There are two main things that policymakers can do to help improve patient safety. The first is to secure new funding sources for hospitals to invest in innovative digital monitoring technologies, such as advanced haemodynamic monitoring, to help maintain stable blood circulation during surgery. Second, it is important that we support initiatives like the ImPrOve Think Tank by recognising the value of patient safety data generated by innovative digital monitoring technologies in health data policies.
Ms Luciana Valente International Relations Manager at SIHA (Senior International Health Association)
Why is the ImPrOve Think Tank’s work so important for patients?
It is predicted that by 2050, one in four people will be over 65 in the EU[viii] , increasing pressure on healthcare systems and clinicians with a growing number of complex surgical procedures. We therefore believe that haemodynamic instability will be a likely and growing cause of a significant proportion of modifiable postoperative mortality and morbidity in Europe. Patients have a right to the highest standard of perioperative care, including the latest advanced haemodynamic monitoring technology needed to improve health outcomes after surgery.
“Patients […] should be informed that no surgery is without risk, but reassured that actions, such as the use of advanced haemodynamic monitoring technology, can be taken to mitigate risks”
How can patients ensure optimal patient safety and care in the perioperative process?
Patients often take a passive role in discussions around their surgical procedure and assume they are safe. However, they should be informed that no surgery is without risk, but reassured that actions, such as the use of advanced haemodynamic monitoring technology, can be taken to mitigate risks. To ensure the best outcomes and safety before, during and after surgery, patients should be actively involved in dialogue about the risks of poor blood circulation, what will be done to prevent it, and implications of any complications observed during the procedure.
Ultimately, improving patient safety means better outcomes of surgery and quality of life, quicker recovery and less time spent in hospital and ICU.
The ImPrOve Think Tank is an independent multidisciplinary pan-European group who aim to mobilise key stakeholders such as clinicians, policymakers and patients in their quest to improve patient safety across Europe, specifically focusing on IOH (intraoperative hypotension). Help to bring this issue out from the shadows and join a panel of European critical care experts, patients, and policy makers for a one-hour webinar on 28th September. For more information and to sign-up to the launch webinar, please visit: www.improvethinktank.org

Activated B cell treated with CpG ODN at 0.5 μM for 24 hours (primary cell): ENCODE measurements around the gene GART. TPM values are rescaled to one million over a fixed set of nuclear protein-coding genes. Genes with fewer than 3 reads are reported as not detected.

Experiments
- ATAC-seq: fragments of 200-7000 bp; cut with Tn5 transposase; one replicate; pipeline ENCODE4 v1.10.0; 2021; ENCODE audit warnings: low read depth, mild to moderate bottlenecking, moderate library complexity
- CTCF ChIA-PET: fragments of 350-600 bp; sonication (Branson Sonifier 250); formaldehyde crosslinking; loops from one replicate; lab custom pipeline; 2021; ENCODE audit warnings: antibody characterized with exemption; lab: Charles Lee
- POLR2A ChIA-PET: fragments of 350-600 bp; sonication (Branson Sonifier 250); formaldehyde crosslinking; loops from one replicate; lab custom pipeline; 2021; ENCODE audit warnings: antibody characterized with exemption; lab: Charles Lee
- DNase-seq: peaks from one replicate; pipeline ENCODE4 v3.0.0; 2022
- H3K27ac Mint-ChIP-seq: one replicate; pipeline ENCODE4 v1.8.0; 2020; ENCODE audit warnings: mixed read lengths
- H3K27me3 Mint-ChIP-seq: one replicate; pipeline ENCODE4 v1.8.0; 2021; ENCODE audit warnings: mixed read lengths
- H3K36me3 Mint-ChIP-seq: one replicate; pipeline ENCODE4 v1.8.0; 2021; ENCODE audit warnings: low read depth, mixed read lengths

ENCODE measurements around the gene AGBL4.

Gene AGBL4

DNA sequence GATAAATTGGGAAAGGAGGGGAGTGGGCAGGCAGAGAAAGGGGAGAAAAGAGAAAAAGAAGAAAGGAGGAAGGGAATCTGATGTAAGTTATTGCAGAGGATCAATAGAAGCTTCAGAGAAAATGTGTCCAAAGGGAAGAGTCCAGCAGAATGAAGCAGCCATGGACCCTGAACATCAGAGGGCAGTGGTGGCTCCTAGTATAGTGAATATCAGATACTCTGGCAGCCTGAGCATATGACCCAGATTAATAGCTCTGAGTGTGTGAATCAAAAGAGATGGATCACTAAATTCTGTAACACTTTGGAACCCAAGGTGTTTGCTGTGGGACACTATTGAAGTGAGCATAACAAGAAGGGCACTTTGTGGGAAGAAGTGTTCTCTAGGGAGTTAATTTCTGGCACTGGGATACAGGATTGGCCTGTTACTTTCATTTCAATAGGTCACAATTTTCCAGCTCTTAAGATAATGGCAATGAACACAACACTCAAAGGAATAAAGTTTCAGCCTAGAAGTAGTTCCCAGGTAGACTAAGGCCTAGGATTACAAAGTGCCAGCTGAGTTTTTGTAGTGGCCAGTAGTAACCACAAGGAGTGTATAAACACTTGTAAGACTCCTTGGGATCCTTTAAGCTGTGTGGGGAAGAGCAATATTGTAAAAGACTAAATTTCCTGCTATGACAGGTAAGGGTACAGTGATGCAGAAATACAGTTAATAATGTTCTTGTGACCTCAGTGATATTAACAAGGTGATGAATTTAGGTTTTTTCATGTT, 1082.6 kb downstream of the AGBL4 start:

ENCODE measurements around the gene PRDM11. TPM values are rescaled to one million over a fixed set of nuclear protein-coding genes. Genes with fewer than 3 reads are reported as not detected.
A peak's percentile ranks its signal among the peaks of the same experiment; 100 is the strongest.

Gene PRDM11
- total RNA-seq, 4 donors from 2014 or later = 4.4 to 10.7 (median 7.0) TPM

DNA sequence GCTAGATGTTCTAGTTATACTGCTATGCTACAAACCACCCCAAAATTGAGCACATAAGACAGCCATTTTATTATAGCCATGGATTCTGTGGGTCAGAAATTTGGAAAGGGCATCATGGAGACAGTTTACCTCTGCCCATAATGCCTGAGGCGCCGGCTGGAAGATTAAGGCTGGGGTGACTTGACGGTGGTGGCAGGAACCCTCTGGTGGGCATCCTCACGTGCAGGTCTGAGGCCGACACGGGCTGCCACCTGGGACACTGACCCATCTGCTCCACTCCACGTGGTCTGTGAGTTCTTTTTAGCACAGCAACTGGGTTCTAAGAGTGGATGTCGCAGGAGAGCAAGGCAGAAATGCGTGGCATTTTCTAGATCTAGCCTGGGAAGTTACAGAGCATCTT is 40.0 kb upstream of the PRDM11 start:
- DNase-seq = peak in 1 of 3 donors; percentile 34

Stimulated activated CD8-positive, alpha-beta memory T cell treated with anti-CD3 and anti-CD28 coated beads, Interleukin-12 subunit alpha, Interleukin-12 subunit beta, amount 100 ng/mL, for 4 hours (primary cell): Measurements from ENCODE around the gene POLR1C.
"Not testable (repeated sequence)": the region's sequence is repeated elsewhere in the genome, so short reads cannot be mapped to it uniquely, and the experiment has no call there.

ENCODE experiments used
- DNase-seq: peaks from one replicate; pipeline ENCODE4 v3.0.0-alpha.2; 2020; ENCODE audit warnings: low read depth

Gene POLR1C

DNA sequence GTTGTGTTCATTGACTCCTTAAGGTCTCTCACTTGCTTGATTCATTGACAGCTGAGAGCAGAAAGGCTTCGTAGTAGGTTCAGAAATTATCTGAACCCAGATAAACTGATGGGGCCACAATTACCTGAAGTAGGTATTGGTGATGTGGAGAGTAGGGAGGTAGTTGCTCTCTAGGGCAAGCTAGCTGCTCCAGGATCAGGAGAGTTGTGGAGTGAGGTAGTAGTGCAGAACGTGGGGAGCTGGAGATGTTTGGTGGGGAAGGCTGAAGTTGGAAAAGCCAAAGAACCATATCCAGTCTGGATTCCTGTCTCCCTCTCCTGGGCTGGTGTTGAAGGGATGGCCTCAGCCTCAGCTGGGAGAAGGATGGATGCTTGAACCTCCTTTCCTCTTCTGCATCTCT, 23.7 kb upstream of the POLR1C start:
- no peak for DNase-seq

This article is sponsored by Edwards Lifesciences, who also provided financial support to the ImPrOve Think Tank. The ImPrOve Think Tank’s discussions in the European Report and calls to action were undertaken independently of industry and the group is currently looking for additional sponsors to enable them to continue their vital work long-term.
[i] Minto et al. Continuing Education in Anaesthesia, Critical Care & Pain. 2014; Feb; 1(14):12-17
[ii] British Heart Foundation. How a Healthy Heart Works.
[iii] Wesselink et al. IOH and the risk of postoperative adverse outcomes. Br J Anaesth. 2018 Oct;121(4):706-721.
[iv] Bijker et al. Incidence of IOH as a Function of the Chosen Definition. Anesthesiology. 2007; Aug;107(2):213-20.
[v] Salmasi et al. Relationship between IOH and AKI and AMI after Noncardiac Surgery. Anesthesiology. 2017 Jan;126(1):47-65.
[vi] Preoperative Score to Predict Postoperative Mortality – POSPOM Edward’s Presentation
[vii] Ghaferi et al. Variation in Hospital Mortality Associated with Inpatient Surgery. N Engl J Med, 2009.
[viii] United Nations. Ageing. 2019.
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This article reflects the views of the author and not the views of The Parliament Magazine or of the Dods Group